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China Set to Launch the World’s Largest Emissions-Trading Program

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HONG KONG—China is set to launch its long-planned national emissions-trading program—a system that would create the world’s largest carbon market and double the share of global emissions covered under such programs.

The carbon market will help the country lower greenhouse-gas emissions and achieve its goal of reaching peak emissions before 2030 and carbon neutrality, or net zero emissions, by 2060, officials said at a news conference Wednesday. China is the world’s largest carbon emitter.

Invitations for launch ceremonies set for Friday were sent out, according to people familiar with the situation.

The program will initially involve 2,225 companies in the power sector. Those companies are responsible for a seventh of global carbon emissions from fossil-fuel combustion, according to calculations by the International Energy Agency.

Under the trading program, emitters such as power plants and factories are given a fixed amount of carbon they are allowed to release a year. They can in turn buy or sell those allowances. That pushes emitters to think of controlling and reducing emissions in terms of a market.

Bloomberg earlier reported that the carbon market would start trading on Friday.

Over the next three to five years, the market is set to expand to seven additional high-emissions industries: petrochemicals, chemicals, building materials, iron and steel, nonferrous metals, paper, and domestic aviation.

Rather than be subject to the absolute caps on emissions in other trading programs and proposed by environmental officials, Chinese companies will start off with allowances that use benchmarks based on previous years’ performances, giving them more wiggle room. They can be traded by negotiation or auction, among other means.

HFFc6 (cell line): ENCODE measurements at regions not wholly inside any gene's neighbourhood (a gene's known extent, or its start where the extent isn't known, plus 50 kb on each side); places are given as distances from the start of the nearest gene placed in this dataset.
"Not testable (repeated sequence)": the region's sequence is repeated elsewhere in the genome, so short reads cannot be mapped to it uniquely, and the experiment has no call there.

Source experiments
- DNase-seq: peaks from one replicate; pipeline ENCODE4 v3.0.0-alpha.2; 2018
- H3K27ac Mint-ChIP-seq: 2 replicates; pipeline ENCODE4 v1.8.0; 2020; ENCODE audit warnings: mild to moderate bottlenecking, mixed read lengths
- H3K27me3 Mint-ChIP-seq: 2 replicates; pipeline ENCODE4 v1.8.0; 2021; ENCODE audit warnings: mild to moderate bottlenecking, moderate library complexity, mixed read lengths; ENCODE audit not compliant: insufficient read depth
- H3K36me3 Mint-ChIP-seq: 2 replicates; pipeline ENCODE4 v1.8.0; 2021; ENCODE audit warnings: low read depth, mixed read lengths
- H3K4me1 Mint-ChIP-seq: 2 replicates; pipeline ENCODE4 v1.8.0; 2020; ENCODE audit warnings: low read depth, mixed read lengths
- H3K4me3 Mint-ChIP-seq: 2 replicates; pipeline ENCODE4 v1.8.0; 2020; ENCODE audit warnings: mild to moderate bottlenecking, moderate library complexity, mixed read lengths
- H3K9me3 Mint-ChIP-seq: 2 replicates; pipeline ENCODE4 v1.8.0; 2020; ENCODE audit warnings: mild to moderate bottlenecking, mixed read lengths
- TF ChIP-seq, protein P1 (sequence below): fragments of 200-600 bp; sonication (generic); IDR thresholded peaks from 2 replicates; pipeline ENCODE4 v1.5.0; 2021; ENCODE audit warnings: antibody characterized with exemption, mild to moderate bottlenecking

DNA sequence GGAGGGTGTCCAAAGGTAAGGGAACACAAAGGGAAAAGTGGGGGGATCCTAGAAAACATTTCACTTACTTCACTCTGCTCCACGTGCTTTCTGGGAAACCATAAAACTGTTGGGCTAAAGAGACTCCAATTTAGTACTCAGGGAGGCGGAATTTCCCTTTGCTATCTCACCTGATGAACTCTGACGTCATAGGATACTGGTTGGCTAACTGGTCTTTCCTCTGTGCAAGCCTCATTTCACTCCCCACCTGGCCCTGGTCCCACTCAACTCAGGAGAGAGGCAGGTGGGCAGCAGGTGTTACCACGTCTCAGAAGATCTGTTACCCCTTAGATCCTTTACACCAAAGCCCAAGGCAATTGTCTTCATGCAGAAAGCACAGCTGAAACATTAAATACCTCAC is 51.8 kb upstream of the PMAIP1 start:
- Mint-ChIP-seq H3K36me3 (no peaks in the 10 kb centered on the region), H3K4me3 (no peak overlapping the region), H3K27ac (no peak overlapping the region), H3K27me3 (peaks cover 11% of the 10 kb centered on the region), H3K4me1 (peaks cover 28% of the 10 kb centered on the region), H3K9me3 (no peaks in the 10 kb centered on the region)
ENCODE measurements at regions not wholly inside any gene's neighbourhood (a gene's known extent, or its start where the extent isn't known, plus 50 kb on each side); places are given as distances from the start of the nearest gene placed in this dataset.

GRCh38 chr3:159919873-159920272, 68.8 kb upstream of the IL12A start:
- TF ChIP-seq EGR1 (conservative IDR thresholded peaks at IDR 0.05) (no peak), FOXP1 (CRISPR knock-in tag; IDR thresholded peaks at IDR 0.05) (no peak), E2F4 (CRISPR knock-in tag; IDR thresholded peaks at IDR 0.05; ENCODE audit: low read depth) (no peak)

In the biggest climate commitment made by any nation, China pledged to go carbon neutral by 2060. While it will be challenging for Beijing to achieve its goal, China’s plan to become a green superpower will have ripple effects around the world. Illustration: Crystal Tai

China’s officials have signaled that they plan to add the cement, aluminum and steel sectors to the program next year. The program is expected to adopt stricter caps in the future, although the timing and scope hasn’t been determined, the people say.

It isn’t known how much an allowance, equivalent to 1 metric ton of carbon emissions, will trade for. Based on regional pilot projects in the previous two years, the average price on the national market is expected to be the equivalent of $6.18 to $7.73, Zhao Yingmin, China’s deputy environment minister, said Wednesday.

The starting price is much lower than the roughly $59 to $70 a metric ton in Europe’s emissions trading program and the $55 to $69 a ton in the U.K.’s system. It would put China’s carbon-emissions prices in line with those of a similar program in the U.S.

Emissions-trading experts expect a slow start for the program and for the first year to be focused on ensuring basic market functionality. “But once it’s all in place, it’ll be one of China’s best mechanisms to incentivize economically sustainable carbon reductions over the long term,” economics consulting firm Trivium China told clients in a note this week.

China’s Ministry of Ecology and Environment will act as the trading platform’s regulator and supervisor. Companies are expected to compile and submit their emissions data to the provincial branches of the ministry, which is charged with verifying the information and ensuring the system works as planned. Failure to comply could result in a maximum fine of $4,600 or a reduction in future allowances.

First floated in 2011, plans for a nationwide program were confirmed in a U.S.-China joint climate statement in the run-up to the Paris climate talks in 2015. The Covid-19 pandemic delayed plans for a soft launch in 2020.

With high-level officials busy before the Chinese Communist Party’s centennial on July 1, authorities had to postpone the targeted launch date in late June by a few weeks, people familiar with the matter said.

Write to Sha Hua at sha.hua@wsj.com

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